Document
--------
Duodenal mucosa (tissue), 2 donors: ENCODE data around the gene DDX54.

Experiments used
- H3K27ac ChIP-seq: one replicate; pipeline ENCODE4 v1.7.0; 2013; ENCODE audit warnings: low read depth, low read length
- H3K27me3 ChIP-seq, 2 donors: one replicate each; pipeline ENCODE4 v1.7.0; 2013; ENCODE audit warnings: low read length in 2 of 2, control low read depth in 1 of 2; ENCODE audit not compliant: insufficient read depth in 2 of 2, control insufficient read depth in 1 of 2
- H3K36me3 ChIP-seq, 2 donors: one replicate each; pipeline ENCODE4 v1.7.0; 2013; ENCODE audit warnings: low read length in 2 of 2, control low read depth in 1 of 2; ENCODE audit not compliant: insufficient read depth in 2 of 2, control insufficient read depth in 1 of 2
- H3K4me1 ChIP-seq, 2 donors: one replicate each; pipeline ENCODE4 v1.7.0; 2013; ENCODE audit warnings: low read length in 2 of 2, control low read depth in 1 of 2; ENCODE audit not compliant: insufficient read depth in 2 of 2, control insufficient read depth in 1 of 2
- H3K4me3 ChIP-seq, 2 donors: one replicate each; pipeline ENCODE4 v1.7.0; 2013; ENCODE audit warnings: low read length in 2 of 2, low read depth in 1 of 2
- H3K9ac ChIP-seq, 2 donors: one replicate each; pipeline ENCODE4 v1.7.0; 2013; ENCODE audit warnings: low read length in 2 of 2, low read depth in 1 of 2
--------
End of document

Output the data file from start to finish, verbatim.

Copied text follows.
Duodenal mucosa (tissue), 2 donors: ENCODE data around the gene DDX54.

Experiments used
- H3K27ac ChIP-seq: one replicate; pipeline ENCODE4 v1.7.0; 2013; ENCODE audit warnings: low read depth, low read length
- H3K27me3 ChIP-seq, 2 donors: one replicate each; pipeline ENCODE4 v1.7.0; 2013; ENCODE audit warnings: low read length in 2 of 2, control low read depth in 1 of 2; ENCODE audit not compliant: insufficient read depth in 2 of 2, control insufficient read depth in 1 of 2
- H3K36me3 ChIP-seq, 2 donors: one replicate each; pipeline ENCODE4 v1.7.0; 2013; ENCODE audit warnings: low read length in 2 of 2, control low read depth in 1 of 2; ENCODE audit not compliant: insufficient read depth in 2 of 2, control insufficient read depth in 1 of 2
- H3K4me1 ChIP-seq, 2 donors: one replicate each; pipeline ENCODE4 v1.7.0; 2013; ENCODE audit warnings: low read length in 2 of 2, control low read depth in 1 of 2; ENCODE audit not compliant: insufficient read depth in 2 of 2, control insufficient read depth in 1 of 2
- H3K4me3 ChIP-seq, 2 donors: one replicate each; pipeline ENCODE4 v1.7.0; 2013; ENCODE audit warnings: low read length in 2 of 2, low read depth in 1 of 2
- H3K9ac ChIP-seq, 2 donors: one replicate each; pipeline ENCODE4 v1.7.0; 2013; ENCODE audit warnings: low read length in 2 of 2, low read depth in 1 of 2